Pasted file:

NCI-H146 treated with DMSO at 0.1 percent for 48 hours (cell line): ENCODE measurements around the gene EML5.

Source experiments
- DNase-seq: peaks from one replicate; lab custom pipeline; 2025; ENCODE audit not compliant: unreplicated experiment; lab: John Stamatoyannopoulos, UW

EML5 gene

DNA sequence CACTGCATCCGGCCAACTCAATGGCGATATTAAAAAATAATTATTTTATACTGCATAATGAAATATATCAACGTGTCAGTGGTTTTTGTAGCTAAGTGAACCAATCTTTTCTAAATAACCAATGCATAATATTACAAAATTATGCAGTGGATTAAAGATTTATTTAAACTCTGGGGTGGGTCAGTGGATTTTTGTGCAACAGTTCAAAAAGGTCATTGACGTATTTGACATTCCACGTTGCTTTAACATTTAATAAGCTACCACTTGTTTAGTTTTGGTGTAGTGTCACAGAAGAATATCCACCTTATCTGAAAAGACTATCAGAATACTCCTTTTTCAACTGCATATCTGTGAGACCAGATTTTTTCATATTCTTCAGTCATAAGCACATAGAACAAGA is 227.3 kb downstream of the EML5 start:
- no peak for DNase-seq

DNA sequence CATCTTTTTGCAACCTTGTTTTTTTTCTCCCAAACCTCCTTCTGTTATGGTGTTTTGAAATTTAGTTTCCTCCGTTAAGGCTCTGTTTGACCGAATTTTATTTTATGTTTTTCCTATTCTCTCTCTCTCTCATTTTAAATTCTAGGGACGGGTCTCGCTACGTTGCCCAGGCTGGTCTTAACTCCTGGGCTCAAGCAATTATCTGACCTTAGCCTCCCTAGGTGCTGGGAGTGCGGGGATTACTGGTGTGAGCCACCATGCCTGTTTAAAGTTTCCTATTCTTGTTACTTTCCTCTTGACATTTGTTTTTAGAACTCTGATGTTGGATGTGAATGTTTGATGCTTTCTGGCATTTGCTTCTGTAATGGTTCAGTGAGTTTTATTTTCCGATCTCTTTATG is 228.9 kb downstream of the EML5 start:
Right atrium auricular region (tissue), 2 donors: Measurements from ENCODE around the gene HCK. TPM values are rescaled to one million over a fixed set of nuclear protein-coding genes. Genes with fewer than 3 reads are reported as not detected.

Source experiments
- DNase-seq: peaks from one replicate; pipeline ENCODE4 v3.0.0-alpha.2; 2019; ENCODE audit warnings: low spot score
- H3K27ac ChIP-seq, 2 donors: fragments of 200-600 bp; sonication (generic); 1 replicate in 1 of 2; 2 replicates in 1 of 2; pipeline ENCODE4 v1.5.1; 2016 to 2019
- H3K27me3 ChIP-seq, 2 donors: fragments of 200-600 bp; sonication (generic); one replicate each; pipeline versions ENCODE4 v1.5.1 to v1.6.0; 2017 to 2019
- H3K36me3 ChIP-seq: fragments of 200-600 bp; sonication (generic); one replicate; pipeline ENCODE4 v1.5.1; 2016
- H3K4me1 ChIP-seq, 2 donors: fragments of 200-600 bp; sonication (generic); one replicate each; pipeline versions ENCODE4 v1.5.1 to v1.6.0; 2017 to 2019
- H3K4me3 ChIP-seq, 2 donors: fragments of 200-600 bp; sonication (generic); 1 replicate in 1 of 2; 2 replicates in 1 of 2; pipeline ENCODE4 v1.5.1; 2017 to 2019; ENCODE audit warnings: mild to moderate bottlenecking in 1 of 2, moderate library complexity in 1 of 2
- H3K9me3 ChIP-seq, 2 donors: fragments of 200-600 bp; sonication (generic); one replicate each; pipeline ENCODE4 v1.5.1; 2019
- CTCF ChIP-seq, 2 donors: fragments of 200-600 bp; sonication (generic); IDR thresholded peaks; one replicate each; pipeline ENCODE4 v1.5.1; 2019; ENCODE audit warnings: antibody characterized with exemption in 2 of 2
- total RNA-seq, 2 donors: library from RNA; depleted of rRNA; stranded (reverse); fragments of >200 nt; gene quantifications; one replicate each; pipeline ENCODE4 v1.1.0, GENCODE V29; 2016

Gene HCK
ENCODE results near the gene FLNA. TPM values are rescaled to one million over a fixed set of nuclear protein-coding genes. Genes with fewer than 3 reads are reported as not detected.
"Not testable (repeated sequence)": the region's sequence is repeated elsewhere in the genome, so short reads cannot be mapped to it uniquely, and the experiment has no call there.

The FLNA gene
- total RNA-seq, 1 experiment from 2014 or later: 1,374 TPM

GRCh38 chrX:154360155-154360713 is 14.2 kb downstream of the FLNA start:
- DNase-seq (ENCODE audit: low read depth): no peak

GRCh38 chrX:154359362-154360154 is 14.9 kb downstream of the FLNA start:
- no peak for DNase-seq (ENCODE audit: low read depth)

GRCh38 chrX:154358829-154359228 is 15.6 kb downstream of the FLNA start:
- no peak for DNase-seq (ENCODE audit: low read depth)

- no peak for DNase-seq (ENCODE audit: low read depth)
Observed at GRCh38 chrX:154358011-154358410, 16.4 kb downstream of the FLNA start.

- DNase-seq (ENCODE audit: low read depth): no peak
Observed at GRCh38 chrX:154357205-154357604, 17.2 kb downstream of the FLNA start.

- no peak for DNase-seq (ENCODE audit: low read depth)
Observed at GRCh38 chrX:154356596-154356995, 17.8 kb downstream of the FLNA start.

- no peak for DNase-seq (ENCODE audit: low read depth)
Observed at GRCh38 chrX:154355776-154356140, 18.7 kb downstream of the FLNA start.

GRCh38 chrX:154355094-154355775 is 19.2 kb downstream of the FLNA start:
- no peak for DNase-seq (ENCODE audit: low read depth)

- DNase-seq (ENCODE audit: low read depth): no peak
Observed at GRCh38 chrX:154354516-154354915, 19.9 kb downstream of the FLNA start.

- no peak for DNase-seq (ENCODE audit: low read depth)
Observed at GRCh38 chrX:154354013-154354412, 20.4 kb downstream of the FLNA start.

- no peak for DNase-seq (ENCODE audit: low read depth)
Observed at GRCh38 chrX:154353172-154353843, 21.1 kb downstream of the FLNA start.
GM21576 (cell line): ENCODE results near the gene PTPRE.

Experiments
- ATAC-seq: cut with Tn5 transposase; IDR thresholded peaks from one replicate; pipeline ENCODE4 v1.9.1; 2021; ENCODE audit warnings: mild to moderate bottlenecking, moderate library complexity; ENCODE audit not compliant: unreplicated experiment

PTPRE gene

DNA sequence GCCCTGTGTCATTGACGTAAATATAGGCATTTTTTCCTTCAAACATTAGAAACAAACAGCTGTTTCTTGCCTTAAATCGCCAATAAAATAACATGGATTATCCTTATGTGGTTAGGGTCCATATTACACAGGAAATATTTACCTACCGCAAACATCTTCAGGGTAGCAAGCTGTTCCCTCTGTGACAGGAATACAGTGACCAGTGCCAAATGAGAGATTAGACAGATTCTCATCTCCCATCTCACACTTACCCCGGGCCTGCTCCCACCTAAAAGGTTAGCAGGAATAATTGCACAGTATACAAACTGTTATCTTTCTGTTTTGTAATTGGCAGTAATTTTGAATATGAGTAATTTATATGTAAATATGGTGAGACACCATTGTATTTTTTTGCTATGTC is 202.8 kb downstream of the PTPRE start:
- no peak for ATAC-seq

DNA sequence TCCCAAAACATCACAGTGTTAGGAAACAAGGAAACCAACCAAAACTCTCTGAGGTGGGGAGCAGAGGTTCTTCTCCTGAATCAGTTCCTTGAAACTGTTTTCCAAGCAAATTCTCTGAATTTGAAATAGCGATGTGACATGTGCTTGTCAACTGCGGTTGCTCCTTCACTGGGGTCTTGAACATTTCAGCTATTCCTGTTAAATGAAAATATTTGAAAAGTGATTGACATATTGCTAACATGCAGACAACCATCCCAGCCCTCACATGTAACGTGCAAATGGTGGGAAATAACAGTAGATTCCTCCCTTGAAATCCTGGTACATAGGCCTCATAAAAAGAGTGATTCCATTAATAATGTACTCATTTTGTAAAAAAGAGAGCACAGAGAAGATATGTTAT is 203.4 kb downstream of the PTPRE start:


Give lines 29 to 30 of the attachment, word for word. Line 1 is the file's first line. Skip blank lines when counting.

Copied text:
- no peak for DNase-seq (ENCODE audit: low read depth)

- no peak for DNase-seq (ENCODE audit: low read depth)